He grew into a tall boy. I know this because in 1768, John Saunders, secretary of the Westerham branch, received a letter asking for 16 of the tallest boys to be sent up to London, from where they would be apprenticed. Therefore, in May 1768, Edmund was sent to the Ackworth branch hospital in Yorkshire. On 1 June 1768, aged 10, he was apprenticed to Jonathon Thorp, the blacksmith of Upton, near Badsworth, West Yorkshire. Jonathon was paid £3 guineas to take him on, and Edmund was apprenticed until he was 21 years old.

Written document showing Edmund’s entry in the Apprenticeship Register

Edmund’s entry in the Apprenticeship Register: A/FH/A/12/003/001/167

Marriage and later life

Edmund was incredibly fortunate to be apprenticed to Thorp because, again, he was part of a family. Jonathon’s son, Joseph, was one of the witnesses at Edmund’s marriage.

Edmund married Hannah Mason, a stone mason’s daughter, on 4 October 1785, four years before his apprenticeship was officially complete. I think Jonathon looked favourably on Edmund, allowing him to marry, probably because Hannah was pregnant. Their first child, Mary, was born four weeks later.

At the time of Mary’s baptism, they were still living in Upton but moved to the smithy in Warmsworth where their second child, John, was born less than two years later. Of their 12 children, all but two grew up to marry and have children of their own.

After his apprenticeship, Edmund worked as a blacksmith on Sheffield Road, Warmsworth, the busy mail road between Doncaster and Sheffield. Some of his descendants followed in that profession in nearby Balby until the 1930s. Remarkably, the building that was the Warmsworth smithy is still there, although converted to a shop now.

I have an article from the Doncaster Chronicle, passed down through the family, which records the memories of his grandson George under the title; ‘The Fitzgeorges: A Remarkable Family’. It gives an account of Edmund working in knee-length breeches as a blacksmith. The article says:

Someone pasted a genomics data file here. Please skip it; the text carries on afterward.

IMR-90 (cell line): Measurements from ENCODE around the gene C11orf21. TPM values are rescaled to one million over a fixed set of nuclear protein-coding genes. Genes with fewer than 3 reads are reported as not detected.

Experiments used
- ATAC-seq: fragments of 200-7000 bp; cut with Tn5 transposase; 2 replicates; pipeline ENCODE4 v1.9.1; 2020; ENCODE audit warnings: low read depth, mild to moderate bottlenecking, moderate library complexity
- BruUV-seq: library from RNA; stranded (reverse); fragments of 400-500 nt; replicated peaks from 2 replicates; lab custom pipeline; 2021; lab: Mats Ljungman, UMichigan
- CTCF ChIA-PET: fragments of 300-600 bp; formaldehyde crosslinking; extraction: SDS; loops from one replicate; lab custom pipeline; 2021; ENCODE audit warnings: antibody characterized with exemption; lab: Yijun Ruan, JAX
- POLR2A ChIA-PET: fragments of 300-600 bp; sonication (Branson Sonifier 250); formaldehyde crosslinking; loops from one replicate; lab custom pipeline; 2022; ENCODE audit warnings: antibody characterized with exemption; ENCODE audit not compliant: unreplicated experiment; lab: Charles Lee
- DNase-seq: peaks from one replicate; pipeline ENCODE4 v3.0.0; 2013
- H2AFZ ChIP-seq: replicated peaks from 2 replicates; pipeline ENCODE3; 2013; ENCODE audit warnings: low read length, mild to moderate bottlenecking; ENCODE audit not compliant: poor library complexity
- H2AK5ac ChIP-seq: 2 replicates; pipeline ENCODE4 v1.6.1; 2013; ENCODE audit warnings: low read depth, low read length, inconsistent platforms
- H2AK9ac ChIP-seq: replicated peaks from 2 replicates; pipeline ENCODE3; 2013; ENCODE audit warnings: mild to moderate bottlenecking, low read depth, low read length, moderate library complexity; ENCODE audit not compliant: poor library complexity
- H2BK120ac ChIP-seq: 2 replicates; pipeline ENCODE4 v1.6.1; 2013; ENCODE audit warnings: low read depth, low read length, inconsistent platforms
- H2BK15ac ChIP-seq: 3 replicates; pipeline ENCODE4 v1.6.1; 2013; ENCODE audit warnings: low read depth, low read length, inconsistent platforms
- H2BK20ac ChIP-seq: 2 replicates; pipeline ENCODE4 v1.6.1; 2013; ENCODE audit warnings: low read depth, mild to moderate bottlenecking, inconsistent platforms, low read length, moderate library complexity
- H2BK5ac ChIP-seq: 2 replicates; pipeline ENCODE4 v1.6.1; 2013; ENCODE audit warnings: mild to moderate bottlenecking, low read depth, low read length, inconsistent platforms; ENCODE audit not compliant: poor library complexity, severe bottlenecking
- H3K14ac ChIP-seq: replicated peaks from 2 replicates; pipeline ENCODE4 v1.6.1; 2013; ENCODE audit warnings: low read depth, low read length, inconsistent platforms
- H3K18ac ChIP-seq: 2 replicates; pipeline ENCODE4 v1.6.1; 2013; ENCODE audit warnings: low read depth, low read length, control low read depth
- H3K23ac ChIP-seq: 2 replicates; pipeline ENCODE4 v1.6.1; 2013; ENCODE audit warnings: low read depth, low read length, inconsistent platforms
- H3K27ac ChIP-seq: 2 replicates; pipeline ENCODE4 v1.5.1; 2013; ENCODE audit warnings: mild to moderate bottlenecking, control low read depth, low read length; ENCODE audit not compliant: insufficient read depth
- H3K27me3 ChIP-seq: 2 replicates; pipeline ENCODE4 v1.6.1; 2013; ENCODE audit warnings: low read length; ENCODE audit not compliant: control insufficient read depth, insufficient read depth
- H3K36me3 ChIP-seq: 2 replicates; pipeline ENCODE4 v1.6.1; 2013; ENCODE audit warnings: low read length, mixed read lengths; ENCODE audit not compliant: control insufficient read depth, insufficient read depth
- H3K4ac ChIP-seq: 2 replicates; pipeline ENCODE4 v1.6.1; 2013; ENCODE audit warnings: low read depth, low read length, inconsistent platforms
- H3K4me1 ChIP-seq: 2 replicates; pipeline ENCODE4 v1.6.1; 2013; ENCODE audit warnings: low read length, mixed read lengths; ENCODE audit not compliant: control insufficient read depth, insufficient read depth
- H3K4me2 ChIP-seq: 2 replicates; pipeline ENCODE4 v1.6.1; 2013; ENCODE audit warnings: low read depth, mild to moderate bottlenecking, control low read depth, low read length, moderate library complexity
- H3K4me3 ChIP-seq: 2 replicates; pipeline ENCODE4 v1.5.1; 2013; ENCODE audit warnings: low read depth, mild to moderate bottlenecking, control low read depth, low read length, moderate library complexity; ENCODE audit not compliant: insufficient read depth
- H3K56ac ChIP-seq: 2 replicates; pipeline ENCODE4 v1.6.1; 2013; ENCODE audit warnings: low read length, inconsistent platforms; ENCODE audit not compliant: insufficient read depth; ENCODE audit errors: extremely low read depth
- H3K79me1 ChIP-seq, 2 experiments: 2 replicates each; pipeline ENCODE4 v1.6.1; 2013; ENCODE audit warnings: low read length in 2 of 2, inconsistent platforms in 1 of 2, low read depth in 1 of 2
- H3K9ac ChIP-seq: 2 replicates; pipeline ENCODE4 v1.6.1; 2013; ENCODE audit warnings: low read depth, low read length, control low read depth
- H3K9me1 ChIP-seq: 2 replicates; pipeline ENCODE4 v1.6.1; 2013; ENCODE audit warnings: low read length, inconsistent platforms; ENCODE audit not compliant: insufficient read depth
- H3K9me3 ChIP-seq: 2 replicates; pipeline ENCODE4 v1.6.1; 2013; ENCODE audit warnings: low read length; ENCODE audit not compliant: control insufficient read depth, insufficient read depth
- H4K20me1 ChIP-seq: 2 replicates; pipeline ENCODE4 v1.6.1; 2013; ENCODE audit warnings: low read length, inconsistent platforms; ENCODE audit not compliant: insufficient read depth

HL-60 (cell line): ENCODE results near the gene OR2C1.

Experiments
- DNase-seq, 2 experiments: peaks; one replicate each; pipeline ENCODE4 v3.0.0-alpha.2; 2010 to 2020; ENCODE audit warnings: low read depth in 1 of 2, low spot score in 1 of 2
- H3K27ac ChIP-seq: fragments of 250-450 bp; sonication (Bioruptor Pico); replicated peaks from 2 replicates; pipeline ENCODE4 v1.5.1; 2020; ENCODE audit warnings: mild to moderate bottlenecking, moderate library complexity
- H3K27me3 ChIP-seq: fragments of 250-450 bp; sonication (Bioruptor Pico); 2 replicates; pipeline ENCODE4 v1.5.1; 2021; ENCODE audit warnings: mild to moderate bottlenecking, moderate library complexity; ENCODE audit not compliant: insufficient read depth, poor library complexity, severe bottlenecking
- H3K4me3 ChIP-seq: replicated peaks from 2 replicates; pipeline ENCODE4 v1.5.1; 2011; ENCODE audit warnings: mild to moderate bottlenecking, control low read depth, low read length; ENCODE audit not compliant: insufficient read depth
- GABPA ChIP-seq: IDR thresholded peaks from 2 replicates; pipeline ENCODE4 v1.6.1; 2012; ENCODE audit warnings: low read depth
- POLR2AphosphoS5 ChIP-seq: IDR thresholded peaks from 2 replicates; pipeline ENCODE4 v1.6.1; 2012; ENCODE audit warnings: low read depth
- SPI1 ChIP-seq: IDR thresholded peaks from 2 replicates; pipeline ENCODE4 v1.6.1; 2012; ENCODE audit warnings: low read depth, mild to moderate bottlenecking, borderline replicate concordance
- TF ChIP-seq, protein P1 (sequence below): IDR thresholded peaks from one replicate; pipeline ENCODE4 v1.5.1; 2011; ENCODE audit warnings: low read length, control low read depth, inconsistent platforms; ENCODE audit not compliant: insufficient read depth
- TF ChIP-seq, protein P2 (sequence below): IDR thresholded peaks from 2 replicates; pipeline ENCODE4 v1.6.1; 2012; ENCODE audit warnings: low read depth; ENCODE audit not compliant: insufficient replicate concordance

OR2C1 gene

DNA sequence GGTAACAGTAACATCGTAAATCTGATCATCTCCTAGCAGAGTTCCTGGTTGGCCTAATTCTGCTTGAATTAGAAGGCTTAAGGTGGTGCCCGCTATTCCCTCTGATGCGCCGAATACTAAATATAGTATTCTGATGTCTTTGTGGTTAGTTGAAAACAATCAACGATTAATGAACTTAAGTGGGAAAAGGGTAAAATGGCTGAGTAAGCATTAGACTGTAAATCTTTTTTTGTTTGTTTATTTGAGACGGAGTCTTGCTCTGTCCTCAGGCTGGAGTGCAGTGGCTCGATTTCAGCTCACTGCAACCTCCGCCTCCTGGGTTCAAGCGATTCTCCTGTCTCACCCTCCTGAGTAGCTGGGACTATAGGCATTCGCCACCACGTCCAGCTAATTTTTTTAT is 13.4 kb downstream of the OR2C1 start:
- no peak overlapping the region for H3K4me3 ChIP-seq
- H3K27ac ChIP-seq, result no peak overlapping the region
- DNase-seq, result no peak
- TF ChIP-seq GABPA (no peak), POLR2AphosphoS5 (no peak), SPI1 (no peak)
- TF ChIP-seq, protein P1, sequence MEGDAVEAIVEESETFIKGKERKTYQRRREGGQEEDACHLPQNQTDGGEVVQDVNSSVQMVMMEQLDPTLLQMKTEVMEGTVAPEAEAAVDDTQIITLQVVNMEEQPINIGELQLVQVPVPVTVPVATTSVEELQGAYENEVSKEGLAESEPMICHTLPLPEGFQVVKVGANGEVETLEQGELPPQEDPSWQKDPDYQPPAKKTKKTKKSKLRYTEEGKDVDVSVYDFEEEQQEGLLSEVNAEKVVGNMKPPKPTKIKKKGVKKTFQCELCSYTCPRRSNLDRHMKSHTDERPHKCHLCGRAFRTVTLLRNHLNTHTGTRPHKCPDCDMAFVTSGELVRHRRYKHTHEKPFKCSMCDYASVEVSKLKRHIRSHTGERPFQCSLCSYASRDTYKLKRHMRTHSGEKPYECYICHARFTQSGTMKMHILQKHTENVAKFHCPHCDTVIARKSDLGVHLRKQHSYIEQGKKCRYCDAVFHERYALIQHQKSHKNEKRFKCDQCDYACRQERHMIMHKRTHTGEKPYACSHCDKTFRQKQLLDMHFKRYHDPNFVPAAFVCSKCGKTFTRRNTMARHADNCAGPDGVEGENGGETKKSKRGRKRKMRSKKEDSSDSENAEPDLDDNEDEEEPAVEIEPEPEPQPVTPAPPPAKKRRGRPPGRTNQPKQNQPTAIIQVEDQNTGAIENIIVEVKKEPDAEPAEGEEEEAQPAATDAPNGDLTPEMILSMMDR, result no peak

“He had to his knowledge, not a relation or friend in the world. He had been at a foundling school in or near London, and while there had been sometimes visited by two ladies, one of whom took great interest in him and always appeared much effected when leaving him.”

Edmund believed this could have been his birth mother, but I think that it was his former nurse, Elizabeth Cockerill, perhaps with one of her daughters. I have another newspaper cutting that confirms the family’s belief in a royal father.

Unusually, a census for Warmsworth was taken in 1829. It lists Edmund Fitzgeorge, aged 72 years, wife Hannah, and grandchild Richard, 5 years. Edmund and Hannah both died in 1835 and are buried together, along with their eldest child Mary, who died at age 17. The gravestone is still there in Warmsworth.

Edmund and Hannah had at least 62 grandchildren. I have been in contact with several of their descendants scattered all over the world. Some had the same tale of royal descent. I have discovered that descendants of other Foundlings have the same family legend. Perhaps their nurses told the children these stories to make them feel better about their lowly beginnings.

So, looking at all the evidence there is nothing to prove a kingly dalliance. I must accept that I probably will never find the truth of Edmund’s parentage. The name Walter Burnham written on the note is the best clue I have. However, I will continue to search and maybe one day with a DNA match I may find out more about Edmund’s beginnings. After all, the true story of Edmund Fitz-George and the Foundling Hospital is just as interesting.


Billet: A/FH/A/09/001/092/123

General Register: A/FH/A/09/002/002/455

Nursery Book: A/FH/A/10/003/005/204

Westerham Register: A/FH/A/10/008/001/016

Ackworth Register: A/FH/A/10/006/001/080

Apprenticeship Register: A/FH/A/12/003/001/167